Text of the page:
$tracks = @mysql_query($query_tracks, $db);
$row_tracks = @mysql_fetch_assoc($tracks);

The second state of the script is more involved. When the form is posted, it checks for two conditions: that the same address hasn’t been used to vote for that song that day and that the same computer hasn’t been used to vote for that song that day. If both test pass, then an email is sent to the address for the user to click for verification.

//Check that the form has been posted.
if ((isset($_POST[“insert”])) && ($_POST[“insert”] == “form1”)) {
//select the database
mysql_select_db($database, $db);
//get today’s month and day
$date = date(“md”);
//initialize variables that were posted from the form
$email = (get_magic_quotes_gpc()) ? $_POST[’email’] : addslashes($_POST[’email’]);
$song = (get_magic_quotes_gpc()) ? $_POST[‘song’] : addslashes($_POST[‘song’]);
$ID = (get_magic_quotes_gpc()) ? $_POST[‘bandID’] : addslashes($_POST[‘bandID’]);
//Setup data for test #1. Has the same email been used today to vote for this song?
$query_Votes = sprintf(“SELECT time FROM votes WHERE email = %s AND bandID = %s ORDER BY time DESC”, GetSQLValueString($email, “text”),
GetSQLValueString($ID, “int”));
$Votes = @mysql_query($query_Votes, $db);
$row_Votes = @mysql_fetch_array($Votes);
$current_time = $row_Votes[‘time’];
$month2 = substr($current_time, 4, 2);
$day2 = substr($current_time, 6, 2);
$date2 = $month2.$day2;
//Setup data for test#2. Has the same computer been used today to vote for this song?
$query_Votes = sprintf(“SELECT time FROM votes WHERE IP = %s AND bandID = %s ORDER BY time DESC”, GetSQLValueString($_SERVER[‘REMOTE_ADDR’], “text”), GetSQLValueString($ID, “int”));
$Votes = @mysql_query($query_Votes, $db);
$row_Votes = @mysql_fetch_array($Votes);
$current_time = $row_Votes[‘time’];
$month3 = substr($current_time, 4, 2);
$day3 = substr($current_time, 6, 2);
$date3 = $month3.$day3;

//Does the vote pass both test? If so, insert the vote into the database.
if ( ($date > $date2) && ($date > $date3) ) {
$insertSQL = sprintf(“INSERT INTO votes (email, pending, song, bandID, IP) VALUES (%s, %s, %s, %s, %s)”,
GetSQLValueString($email, “text”),
GetSQLValueString(‘0’, “int”),
GetSQLValueString($song, “text”),
GetSQLValueString($ID, “int”), GetSQLValueString(strip_tags($_SERVER[‘REMOTE_ADDR’]), “text”));
$Result1 = mysql_query($insertSQL, $db);
//retrieve the ID of the vote
$id = mysql_insert_id();
//Get the time it was entered
$selectSQL = sprintf(“SELECT time FROM votes where id = %s”, GetSQLValueString($id, “int”));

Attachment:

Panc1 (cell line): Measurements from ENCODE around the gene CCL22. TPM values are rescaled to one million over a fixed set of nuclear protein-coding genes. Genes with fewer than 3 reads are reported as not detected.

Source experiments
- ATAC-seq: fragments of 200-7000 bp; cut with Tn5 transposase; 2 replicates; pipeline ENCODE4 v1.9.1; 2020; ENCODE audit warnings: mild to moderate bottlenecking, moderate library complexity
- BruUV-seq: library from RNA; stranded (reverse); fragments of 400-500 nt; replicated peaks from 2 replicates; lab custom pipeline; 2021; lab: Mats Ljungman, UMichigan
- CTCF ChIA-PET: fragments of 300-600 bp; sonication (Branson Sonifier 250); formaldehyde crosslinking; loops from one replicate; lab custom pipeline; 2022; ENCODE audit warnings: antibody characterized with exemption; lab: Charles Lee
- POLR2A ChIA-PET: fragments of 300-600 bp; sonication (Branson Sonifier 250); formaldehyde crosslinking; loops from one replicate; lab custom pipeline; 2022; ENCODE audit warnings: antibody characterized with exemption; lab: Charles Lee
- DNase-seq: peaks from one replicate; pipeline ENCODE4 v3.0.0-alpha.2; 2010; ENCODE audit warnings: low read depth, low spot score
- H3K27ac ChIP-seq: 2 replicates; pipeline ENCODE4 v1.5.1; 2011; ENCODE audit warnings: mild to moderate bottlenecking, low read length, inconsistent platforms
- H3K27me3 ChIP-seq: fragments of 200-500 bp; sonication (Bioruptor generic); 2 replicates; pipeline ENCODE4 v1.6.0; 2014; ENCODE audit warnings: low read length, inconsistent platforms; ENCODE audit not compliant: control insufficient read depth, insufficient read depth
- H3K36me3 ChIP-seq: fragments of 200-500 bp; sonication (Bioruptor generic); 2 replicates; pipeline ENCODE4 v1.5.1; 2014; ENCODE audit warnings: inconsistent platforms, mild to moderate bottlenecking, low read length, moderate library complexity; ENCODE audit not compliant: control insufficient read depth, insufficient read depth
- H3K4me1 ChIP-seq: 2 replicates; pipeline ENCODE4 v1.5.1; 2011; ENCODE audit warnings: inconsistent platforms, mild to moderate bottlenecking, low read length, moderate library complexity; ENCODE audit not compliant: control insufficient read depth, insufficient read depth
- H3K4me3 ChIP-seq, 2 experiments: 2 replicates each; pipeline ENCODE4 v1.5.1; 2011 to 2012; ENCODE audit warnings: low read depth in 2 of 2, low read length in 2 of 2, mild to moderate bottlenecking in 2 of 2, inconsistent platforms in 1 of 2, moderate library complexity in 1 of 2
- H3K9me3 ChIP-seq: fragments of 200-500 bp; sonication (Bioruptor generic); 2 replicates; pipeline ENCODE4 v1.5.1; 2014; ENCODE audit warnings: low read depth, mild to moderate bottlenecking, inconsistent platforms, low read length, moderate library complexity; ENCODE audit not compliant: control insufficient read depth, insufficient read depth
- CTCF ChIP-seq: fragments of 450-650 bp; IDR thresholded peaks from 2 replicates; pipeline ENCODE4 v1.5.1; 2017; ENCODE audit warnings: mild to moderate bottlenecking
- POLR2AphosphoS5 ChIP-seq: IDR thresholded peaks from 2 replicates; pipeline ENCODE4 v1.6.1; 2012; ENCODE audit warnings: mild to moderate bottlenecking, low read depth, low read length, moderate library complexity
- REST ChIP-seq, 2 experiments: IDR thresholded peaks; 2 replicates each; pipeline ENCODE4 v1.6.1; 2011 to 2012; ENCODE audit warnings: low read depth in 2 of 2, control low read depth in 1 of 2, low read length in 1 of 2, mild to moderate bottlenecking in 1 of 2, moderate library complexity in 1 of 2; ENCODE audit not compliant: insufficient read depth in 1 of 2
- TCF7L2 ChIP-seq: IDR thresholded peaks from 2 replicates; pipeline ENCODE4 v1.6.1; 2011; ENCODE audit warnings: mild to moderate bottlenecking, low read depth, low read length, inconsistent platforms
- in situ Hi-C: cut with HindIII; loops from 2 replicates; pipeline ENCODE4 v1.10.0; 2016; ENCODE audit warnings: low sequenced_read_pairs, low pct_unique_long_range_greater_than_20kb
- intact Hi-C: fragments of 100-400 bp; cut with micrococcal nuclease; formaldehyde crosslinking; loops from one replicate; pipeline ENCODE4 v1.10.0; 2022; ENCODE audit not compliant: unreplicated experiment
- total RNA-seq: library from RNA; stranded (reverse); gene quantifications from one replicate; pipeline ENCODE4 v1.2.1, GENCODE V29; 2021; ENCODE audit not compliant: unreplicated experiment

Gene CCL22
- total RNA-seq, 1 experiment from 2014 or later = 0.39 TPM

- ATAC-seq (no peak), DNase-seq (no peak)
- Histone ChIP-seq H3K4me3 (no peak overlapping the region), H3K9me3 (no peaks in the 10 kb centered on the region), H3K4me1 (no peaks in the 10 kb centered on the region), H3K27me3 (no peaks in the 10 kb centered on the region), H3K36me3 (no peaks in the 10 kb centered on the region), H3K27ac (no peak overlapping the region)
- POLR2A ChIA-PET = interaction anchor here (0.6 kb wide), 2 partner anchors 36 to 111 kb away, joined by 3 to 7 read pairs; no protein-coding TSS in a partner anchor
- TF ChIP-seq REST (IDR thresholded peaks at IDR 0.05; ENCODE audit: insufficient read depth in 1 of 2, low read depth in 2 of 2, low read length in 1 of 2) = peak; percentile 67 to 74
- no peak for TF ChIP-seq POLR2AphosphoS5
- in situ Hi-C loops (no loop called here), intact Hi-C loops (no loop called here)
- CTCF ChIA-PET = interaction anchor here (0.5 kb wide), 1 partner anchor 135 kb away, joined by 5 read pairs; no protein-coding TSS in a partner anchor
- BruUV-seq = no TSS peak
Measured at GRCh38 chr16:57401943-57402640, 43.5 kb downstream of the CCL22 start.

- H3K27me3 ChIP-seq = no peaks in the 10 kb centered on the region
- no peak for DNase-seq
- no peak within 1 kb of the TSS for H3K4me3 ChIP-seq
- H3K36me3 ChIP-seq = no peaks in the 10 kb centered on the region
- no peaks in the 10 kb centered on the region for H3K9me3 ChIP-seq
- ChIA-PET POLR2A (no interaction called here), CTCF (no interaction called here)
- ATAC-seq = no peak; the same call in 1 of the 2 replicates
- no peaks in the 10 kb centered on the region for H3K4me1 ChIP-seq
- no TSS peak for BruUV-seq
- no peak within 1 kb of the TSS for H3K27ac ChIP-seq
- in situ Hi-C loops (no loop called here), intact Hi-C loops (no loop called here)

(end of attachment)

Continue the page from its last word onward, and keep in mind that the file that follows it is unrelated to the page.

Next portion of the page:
$Result2 = mysql_query($selectSQL, $db);
$row_Time = @mysql_fetch_array($Result2);

//Send an email for use for verification using the timestamp as a key
mailPending($_POST[’email’], $_POST[‘bandID’], $row_Time[‘time’]);
$’message = “Thanks for your vote. Come back tomorrow, vote again and keep listening to your favorite bands on United Bands.”;
//If the vote doesn’t pass the test notify the user that they have to wait until tomorrow.
else {
$message = “You have to wait until tomorrow to vote again for this song. You can vote for other songs you haven’t voted for today.”;
//Mails the voter a verification email.
function mailPending($to, $bandID, $time) {
$message .=’Thanks for voting. Please click this link to verify your vote.’.$bandID.’&time=’.$time.’&email=’.$to;
$subject = “Thanks for Voting at”;
$mailResult=send_email($to, $subject, $message);

{mospagebreak title=Trust but Verify}

Now that there is a vote in the system, we need a simple verification script that will determine if the vote is legitimate. We’ll call this script, Verify.php. It looks like this:

//Select the database
mysql_select_db($database, $db);
//Update the record to set the Boolean flag to true if the timestamp in the verification email matches the timestamp in the database record.
$selectSQL = sprintf(“UPDATE votes set pending=1 where bandID=%s AND email=%s AND time=%s”, GetSQLValueString($_GET[‘band’], “int”),
GetSQLValueString($_GET[’email’], “text”),
GetSQLValueString($_GET[‘time’], “text”));
$Result2 = mysql_query($selectSQL, $UB_DATA);
//Message for voter.
$messages = “Thanks for voting. Remember, you can only vote once a day for a band , but you can vote for as many bands a day as you want.”;

This completes the general design of a fraud-proof voting system. There are a few ways to get around this system. ‘Fraud-proof’ is used in the general sense. Dick could obviously go around from computer to computer in the White House and keep voting for his favorite band. There’s some other ways around this system too, but I’ll let you figure that out. However, with this basic design, a voting system that prevents the basest level of fraud can be setup to your specific purpose relatively simply. Happy voting